Achievement of Self-Expression Through Concealment in Dramatic Monologue

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How does the dramatic monologue achieve self expression through concealment? Discuss with reference to any three Browning poems.
When discussing the poetic form of dramatic monologue it is rare that it is not associated with and its usage attributed to the poet Robert Browning. Robert Browning has been considered the master of the dramatic monologue. Although some critics are sceptical of his invention of the form, for dramatic monologue is evidenced in poetry preceding Browning, it is believed that his extensive and varied use of the dramatic monologue has significantly contributed to the form and has had an enormous impact on modern poetry. "The dramatic monologues of Robert Browning represent the most significant use of the form in
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Thus dramatic monologue facilitates partial treatment of memory- the choice of the mode of a dramatic monologue is a single thing that is always handled or is in the agency of the poet.
The Duke uses his speech as an instrument of power, for it is through his speech that he imparts whatever information he seeks to disclose to both the listener as well as the reader. He adopts a conversational, polite style that draws upon the listener’s confidence even as it manipulates him. At times, the Duke anticipates a question asked by the listener, which he then proceeds to answer with elaborate care. It is a clever device used to ‘silence’ the speaker, even as it exploits the form of dialogue while retaining the advantages of a monologue.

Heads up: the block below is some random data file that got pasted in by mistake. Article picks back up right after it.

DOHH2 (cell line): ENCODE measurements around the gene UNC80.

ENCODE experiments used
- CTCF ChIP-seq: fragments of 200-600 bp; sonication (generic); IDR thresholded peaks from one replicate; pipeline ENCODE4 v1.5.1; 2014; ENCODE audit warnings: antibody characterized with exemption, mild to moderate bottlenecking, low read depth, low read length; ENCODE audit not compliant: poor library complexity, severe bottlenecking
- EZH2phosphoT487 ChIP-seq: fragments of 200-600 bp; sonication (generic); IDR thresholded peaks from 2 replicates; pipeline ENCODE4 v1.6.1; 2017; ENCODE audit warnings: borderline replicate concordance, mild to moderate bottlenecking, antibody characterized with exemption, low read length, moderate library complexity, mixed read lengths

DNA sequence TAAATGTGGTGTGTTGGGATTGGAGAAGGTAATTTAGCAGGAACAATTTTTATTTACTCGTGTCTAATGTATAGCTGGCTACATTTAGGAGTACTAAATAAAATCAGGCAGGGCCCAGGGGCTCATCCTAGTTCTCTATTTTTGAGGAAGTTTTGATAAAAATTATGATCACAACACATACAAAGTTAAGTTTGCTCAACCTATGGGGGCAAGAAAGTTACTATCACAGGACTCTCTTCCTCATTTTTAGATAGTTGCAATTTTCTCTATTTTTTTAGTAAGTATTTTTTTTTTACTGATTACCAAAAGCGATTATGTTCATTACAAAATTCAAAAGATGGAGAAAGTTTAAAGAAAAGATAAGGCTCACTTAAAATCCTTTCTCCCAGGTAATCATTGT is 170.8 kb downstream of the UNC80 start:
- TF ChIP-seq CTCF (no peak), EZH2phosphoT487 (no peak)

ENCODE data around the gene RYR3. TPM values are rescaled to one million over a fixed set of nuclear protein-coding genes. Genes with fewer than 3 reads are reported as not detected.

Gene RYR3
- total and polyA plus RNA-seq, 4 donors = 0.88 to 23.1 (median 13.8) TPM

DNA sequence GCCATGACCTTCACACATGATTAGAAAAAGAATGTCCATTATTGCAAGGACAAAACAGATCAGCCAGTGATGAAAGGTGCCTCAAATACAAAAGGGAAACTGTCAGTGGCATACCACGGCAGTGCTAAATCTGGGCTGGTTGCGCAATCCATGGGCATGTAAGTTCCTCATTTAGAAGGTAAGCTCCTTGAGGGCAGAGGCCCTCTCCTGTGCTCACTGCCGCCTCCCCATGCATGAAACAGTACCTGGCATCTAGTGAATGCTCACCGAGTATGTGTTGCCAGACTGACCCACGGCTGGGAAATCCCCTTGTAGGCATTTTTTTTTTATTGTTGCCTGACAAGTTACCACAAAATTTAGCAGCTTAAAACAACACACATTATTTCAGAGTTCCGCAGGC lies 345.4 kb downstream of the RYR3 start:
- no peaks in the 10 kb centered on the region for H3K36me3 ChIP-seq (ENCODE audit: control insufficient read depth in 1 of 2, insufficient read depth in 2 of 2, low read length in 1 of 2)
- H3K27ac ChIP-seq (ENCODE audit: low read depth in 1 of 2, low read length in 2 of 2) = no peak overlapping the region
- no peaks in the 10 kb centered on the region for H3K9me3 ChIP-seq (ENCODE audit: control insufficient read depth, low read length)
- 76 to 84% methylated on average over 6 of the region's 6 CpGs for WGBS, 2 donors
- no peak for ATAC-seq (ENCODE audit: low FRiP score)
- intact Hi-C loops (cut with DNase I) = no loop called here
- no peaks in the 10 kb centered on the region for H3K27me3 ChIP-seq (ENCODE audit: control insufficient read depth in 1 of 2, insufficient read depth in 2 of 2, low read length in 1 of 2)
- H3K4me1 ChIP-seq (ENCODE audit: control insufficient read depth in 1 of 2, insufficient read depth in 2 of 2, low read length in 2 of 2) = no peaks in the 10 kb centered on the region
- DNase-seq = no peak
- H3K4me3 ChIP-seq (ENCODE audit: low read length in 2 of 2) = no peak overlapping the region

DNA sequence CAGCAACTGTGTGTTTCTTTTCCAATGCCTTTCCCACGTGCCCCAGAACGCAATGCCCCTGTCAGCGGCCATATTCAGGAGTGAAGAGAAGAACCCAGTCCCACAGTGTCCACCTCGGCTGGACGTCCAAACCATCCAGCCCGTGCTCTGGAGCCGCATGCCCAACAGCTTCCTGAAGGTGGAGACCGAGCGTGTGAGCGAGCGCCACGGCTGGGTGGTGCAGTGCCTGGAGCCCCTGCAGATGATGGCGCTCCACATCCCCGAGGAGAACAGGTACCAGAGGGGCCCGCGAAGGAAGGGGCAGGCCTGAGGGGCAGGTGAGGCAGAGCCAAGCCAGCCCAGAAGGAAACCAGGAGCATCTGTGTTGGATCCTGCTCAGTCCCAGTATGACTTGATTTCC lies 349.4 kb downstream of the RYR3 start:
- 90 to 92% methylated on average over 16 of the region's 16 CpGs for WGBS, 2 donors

The silent presence of the Duchess with her personal value system that the Duke failed to change is a reminder of what lies outside his self. Need to confess the self, is not embedded in the inexplicable. In a sense, he is obsessed with her ‘otherness’, which he seeks to absorb within his self. But even in her death she eludes him.
The poem opens itself to include both the listener as well the reader. We realise that a great deal of the ‘truth’ of what the Duke is saying is dependent on his ability to ‘convince’ the listener and the reader. Like Robert Langbaum observes in his essay The Dramatic Element: Truth as Perspective: “The speaker of a dramatic monologue starts with an established point of view,

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